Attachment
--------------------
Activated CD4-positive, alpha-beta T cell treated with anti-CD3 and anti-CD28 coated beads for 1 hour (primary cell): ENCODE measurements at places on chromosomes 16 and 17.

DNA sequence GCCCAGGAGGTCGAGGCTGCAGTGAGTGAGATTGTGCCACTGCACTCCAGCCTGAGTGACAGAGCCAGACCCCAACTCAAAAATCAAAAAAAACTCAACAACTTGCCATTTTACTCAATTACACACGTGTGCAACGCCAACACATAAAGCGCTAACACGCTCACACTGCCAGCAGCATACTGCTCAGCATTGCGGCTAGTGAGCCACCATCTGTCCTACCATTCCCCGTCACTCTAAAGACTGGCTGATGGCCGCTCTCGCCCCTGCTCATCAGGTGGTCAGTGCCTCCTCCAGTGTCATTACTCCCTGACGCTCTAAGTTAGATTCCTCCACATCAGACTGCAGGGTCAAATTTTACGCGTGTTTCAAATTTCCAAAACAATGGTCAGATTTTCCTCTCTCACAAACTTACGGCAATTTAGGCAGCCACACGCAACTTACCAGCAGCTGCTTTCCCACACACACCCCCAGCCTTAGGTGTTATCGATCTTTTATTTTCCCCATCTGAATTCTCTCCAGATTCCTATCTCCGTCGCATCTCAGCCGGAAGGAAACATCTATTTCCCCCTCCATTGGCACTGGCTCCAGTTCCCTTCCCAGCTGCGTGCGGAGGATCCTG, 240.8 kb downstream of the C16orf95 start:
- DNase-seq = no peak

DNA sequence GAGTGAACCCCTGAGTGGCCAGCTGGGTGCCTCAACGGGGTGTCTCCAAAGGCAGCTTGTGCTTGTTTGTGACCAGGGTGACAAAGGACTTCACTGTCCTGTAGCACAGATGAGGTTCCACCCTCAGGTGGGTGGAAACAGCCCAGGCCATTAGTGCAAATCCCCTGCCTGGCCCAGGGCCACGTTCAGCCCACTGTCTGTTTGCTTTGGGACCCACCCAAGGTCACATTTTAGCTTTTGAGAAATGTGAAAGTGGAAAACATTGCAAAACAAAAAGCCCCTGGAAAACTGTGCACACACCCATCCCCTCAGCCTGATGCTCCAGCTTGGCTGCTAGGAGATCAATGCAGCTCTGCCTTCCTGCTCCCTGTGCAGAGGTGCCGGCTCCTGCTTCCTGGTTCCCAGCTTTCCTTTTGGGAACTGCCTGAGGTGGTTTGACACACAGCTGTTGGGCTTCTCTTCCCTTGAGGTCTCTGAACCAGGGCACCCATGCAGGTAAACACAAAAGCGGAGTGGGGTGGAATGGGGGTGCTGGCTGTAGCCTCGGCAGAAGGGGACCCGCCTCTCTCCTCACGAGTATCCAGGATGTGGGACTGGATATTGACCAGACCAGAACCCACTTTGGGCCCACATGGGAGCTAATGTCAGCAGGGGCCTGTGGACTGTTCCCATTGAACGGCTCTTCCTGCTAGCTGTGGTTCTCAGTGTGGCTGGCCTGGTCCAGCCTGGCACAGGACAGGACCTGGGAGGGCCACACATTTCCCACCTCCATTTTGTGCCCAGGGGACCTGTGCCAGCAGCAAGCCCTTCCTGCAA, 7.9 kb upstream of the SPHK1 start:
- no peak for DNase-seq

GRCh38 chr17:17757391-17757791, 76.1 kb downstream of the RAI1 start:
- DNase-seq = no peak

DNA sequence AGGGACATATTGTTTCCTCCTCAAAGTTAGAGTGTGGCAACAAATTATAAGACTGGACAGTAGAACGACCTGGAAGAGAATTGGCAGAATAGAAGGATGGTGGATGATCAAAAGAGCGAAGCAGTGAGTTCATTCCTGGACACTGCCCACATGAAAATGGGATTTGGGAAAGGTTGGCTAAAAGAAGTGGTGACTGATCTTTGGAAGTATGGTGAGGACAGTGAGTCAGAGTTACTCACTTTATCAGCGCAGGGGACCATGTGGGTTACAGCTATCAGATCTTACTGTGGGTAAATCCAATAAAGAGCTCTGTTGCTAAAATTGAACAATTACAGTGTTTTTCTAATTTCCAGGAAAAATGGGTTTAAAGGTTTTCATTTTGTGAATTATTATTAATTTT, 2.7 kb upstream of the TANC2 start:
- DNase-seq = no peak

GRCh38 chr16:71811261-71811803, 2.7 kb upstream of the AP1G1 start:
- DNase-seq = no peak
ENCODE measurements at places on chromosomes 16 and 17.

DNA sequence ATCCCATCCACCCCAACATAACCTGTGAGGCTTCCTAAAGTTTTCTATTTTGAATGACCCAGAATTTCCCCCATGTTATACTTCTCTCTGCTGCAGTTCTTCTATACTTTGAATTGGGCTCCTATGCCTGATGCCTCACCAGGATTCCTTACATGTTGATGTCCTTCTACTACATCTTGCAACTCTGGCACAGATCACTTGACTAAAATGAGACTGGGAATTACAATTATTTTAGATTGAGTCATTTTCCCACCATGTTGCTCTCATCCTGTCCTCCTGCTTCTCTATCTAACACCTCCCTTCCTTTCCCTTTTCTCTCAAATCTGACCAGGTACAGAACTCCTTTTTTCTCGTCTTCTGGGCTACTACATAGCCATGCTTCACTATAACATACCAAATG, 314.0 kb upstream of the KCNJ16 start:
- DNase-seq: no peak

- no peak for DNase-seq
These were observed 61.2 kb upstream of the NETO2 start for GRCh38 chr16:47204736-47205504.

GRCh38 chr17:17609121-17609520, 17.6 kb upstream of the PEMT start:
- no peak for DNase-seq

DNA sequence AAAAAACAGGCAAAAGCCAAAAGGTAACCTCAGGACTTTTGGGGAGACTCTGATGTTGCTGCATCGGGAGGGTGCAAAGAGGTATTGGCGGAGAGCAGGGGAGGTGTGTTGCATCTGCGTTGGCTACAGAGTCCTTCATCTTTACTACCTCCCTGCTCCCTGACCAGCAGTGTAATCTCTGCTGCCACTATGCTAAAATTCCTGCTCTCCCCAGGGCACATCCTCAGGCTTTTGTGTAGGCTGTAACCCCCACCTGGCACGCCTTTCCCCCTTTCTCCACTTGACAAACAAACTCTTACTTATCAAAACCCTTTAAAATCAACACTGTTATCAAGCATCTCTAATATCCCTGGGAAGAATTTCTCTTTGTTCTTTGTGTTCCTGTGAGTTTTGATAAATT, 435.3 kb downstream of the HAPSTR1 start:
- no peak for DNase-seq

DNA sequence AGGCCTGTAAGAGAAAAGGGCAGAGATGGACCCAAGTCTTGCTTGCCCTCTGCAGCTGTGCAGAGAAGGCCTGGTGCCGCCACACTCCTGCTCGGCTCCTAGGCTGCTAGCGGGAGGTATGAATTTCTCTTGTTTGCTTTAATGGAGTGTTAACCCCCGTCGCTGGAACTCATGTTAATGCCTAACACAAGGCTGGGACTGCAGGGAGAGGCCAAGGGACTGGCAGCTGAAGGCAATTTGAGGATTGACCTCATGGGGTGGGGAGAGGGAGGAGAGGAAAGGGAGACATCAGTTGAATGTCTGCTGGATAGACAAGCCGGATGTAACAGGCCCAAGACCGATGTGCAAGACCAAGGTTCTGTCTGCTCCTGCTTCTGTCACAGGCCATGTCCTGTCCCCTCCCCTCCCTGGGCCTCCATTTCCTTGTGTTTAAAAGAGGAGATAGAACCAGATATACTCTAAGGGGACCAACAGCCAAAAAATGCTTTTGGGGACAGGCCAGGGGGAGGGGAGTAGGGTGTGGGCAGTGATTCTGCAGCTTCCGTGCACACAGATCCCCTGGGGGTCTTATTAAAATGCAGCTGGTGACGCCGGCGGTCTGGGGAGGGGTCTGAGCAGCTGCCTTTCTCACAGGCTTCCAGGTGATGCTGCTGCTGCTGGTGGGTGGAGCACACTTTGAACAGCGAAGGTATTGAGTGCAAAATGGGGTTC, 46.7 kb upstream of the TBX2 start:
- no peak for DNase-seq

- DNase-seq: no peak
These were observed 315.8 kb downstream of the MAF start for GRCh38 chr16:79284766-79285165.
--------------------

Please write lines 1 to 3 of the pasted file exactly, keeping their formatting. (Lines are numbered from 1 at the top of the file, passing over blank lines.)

Activated CD4-positive, alpha-beta T cell treated with anti-CD3 and anti-CD28 coated beads for 1 hour (primary cell): ENCODE measurements at places on chromosomes 16 and 17.

DNA sequence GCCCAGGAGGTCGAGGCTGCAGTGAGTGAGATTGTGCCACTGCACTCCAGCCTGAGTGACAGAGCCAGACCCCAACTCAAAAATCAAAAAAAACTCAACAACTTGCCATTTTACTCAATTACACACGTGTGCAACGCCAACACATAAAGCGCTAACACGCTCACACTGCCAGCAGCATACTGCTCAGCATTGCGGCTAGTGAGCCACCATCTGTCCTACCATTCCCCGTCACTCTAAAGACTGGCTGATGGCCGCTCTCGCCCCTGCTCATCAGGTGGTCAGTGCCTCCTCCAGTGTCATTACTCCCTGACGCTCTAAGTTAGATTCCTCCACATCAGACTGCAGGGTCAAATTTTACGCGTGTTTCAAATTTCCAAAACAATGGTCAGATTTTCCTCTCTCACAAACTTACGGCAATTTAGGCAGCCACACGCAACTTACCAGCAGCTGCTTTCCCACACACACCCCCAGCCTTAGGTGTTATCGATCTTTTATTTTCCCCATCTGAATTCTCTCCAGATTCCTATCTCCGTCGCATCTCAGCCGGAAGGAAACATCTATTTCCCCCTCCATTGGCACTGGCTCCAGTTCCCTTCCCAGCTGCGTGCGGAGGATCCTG, 240.8 kb downstream of the C16orf95 start:
- DNase-seq = no peak